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Air Force medics ‘go mobile’ to continue serving during COVID-19

Image of Medical personnel wearing a mask, looking at a vial. Click to open a larger version of the image. Air Force Technical Sgt. Sasha Barker, 90th Ground Combat Training Squadron independent duty medical technician, labels a COVID-19 test at the 90th Medical Respiratory Clinic on F.E. Warren Air Force Base, Wyo. (Photo by Air Force Staff Sgt. Ashley Sokolov, 90th Missile Wing.)

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From running through the plains and hills of Guernsey, Wyoming, trailing the 90th Ground Combat Training Squadron’s warrior Airmen to working in a garage behind F.E. Warren’s medical building gowned and masked, these medics were made to adapt.

“The 90th Medical Group has been phenomenal with using us. As an independent duty medical technician this is what we were designed to do,” said Air Force Tech. Sgt. Christina Pyeatt, 90th GCTS independent duty medical technician. “I was super ecstatic to be able to come over and assist.”

With the outbreak of COVID-19, the 90th Medical Respiratory Clinic was created and designed to focus on patient care and safety. Being a geographically separate unit aided in keeping patients that may have had symptoms out of the main medical facility and away from healthy individuals.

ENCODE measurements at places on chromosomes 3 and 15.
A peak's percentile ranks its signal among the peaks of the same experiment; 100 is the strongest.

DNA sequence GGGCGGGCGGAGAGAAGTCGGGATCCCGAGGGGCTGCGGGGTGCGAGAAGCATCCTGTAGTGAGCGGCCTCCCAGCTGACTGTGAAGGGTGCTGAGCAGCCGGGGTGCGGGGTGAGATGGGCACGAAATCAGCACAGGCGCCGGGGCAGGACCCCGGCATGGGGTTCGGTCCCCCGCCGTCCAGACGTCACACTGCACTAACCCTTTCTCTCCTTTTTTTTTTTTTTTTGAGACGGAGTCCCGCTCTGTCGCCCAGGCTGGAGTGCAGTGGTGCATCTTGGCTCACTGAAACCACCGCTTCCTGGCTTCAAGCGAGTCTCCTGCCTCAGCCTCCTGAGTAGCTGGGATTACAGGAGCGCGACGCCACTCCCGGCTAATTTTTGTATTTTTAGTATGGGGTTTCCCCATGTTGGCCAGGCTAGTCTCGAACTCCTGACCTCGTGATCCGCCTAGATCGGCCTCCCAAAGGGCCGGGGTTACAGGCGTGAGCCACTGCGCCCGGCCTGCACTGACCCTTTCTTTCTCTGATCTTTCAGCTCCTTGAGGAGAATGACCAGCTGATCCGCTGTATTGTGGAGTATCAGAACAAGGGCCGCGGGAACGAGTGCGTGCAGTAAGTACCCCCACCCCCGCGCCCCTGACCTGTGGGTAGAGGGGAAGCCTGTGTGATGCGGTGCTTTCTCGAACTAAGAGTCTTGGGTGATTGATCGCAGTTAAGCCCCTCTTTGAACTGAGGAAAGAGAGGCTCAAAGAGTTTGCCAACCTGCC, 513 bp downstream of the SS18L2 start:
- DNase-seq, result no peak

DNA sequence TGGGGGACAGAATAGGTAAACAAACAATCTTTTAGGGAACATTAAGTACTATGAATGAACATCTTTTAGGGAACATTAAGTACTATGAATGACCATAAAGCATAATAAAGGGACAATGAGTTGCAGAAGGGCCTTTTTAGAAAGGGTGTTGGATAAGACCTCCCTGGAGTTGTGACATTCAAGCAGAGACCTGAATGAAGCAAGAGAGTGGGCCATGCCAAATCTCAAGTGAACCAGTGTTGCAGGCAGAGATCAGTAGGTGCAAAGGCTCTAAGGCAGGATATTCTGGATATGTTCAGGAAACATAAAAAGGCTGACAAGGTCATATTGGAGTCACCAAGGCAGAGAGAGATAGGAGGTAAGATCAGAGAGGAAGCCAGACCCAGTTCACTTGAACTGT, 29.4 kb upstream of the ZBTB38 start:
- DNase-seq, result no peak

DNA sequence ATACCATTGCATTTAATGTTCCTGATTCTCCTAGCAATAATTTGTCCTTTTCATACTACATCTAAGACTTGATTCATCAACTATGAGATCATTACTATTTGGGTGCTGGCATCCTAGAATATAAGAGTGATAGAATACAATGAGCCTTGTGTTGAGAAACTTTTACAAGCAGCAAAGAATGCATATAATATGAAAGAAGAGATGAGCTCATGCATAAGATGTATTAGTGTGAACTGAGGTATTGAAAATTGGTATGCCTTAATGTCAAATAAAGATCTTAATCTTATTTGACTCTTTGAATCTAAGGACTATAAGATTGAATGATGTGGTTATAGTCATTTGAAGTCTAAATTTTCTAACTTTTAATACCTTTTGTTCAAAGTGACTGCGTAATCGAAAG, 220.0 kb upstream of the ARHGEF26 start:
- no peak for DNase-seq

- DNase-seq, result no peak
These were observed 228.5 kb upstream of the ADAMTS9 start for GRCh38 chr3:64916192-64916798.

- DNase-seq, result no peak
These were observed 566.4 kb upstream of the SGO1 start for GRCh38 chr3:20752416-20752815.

“We don’t want our fighting capabilities to degrade, so our on base testing center is a bit more liberal with who qualifies to be tested,” Pyeatt said.

The process, which was limited to active duty personnel, included a call to the nurse’s hotline, directions to the respiratory clinic and patient testing.

For the protection of the medical personnel and patient, patients remained in their vehicles. Instructions were given through the car window with minimum contact taking place during the actual test.

 “In the back of my mind, there is always the thought of exposure,” said Pyeatt. “We have taken great lengths with our personal protective equipment and how we operate.”

To ensure medical personnel wouldn’t become patients themselves, they wore extensive personal protective equipment (PPE) and limited contact between patients and testers. 

“As medical health professionals, when we take care of patients and contribute to their healthcare and that of their family, it is that selfless service aspect even though we have concerns at the back of our minds,” explained Pyeatt. “It is what we do, it’s what we are made for, it’s what we train for. So we just do it.”

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